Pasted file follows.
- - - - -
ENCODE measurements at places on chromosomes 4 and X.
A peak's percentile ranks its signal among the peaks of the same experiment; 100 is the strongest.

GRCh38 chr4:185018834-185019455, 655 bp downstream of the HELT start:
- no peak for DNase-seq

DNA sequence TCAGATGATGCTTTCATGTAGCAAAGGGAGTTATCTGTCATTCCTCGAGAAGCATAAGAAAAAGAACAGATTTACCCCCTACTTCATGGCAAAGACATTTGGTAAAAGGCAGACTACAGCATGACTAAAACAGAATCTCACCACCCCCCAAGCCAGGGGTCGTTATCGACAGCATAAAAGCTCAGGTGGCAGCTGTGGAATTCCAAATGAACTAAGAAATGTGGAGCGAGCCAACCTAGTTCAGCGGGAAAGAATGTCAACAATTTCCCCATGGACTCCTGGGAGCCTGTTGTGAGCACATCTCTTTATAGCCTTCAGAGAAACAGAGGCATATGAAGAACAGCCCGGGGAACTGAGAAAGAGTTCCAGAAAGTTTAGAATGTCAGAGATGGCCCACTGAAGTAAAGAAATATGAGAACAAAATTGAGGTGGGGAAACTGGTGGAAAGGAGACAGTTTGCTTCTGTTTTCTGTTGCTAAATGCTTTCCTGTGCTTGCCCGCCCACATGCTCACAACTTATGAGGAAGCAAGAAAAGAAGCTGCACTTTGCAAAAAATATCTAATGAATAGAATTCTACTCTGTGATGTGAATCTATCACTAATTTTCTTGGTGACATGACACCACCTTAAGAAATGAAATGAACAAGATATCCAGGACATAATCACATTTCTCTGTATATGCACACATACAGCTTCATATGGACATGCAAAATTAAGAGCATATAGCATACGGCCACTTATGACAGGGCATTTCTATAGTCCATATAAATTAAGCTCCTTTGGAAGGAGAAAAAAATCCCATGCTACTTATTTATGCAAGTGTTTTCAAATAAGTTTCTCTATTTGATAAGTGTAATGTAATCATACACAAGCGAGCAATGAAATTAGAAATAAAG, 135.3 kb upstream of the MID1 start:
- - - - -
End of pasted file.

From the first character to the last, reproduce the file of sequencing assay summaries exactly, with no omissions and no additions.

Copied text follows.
ENCODE measurements at places on chromosomes 4 and X.
A peak's percentile ranks its signal among the peaks of the same experiment; 100 is the strongest.

GRCh38 chr4:185018834-185019455, 655 bp downstream of the HELT start:
- no peak for DNase-seq

DNA sequence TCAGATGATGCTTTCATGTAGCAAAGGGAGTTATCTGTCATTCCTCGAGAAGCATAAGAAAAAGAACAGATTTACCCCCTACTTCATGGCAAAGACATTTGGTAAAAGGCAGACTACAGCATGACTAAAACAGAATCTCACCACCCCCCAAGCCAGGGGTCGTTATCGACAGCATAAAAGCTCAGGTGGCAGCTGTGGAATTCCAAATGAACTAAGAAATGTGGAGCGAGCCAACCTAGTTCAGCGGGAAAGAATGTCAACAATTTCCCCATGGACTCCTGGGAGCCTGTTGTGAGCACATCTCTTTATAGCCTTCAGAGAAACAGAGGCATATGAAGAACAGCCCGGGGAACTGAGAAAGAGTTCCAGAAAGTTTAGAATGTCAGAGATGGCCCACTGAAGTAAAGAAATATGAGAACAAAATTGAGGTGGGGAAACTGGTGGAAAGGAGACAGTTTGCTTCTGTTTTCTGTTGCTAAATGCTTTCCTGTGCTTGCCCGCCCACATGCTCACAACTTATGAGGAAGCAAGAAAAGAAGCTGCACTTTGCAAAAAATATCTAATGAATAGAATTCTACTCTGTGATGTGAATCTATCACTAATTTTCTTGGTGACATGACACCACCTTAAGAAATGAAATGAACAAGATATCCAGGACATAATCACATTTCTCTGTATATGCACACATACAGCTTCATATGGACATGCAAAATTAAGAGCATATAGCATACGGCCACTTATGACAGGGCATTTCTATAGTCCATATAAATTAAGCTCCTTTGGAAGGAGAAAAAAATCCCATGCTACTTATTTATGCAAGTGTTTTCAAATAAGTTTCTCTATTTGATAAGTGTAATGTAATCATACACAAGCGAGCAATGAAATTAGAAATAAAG, 135.3 kb upstream of the MID1 start: